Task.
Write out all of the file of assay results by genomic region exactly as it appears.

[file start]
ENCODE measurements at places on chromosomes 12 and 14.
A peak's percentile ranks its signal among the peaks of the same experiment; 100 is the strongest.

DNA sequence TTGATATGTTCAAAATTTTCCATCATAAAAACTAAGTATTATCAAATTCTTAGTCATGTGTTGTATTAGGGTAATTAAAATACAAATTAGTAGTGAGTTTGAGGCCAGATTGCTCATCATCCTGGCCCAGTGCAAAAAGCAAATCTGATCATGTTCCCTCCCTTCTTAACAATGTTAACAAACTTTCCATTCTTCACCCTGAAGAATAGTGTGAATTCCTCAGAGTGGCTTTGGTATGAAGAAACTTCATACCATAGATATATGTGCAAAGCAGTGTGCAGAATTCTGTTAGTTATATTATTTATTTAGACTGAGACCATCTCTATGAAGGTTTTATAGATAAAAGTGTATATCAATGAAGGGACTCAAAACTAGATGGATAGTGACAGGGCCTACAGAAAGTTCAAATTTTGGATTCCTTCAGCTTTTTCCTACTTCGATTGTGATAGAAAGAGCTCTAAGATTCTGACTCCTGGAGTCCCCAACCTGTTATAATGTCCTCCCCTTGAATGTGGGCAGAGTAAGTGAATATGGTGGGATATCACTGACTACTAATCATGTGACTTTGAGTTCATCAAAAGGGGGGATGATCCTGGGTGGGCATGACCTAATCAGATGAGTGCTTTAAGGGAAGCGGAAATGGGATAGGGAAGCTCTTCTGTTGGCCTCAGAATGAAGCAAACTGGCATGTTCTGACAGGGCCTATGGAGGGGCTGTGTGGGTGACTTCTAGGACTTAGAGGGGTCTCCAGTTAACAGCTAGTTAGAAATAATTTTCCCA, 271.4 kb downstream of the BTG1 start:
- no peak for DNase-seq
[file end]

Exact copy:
ENCODE measurements at places on chromosomes 12 and 14.
A peak's percentile ranks its signal among the peaks of the same experiment; 100 is the strongest.

DNA sequence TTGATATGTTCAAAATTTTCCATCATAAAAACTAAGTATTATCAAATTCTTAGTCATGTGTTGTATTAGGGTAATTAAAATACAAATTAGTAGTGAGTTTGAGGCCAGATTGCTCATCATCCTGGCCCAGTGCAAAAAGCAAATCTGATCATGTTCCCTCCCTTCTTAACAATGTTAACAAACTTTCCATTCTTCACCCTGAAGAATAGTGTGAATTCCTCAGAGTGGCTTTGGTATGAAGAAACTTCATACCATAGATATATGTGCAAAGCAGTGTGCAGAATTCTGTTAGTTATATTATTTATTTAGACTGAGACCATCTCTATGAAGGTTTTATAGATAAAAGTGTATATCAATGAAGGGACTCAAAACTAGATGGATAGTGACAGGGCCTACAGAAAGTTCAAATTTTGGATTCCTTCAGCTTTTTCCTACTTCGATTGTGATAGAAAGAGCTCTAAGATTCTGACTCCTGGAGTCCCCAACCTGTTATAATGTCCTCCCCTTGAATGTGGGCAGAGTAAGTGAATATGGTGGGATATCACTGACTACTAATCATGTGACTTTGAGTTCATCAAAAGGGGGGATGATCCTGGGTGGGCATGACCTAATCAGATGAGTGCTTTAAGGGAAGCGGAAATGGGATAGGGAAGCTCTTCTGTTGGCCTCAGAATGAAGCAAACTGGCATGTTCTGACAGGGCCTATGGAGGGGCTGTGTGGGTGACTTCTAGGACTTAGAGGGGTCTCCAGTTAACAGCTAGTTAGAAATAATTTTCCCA, 271.4 kb downstream of the BTG1 start:
- no peak for DNase-seq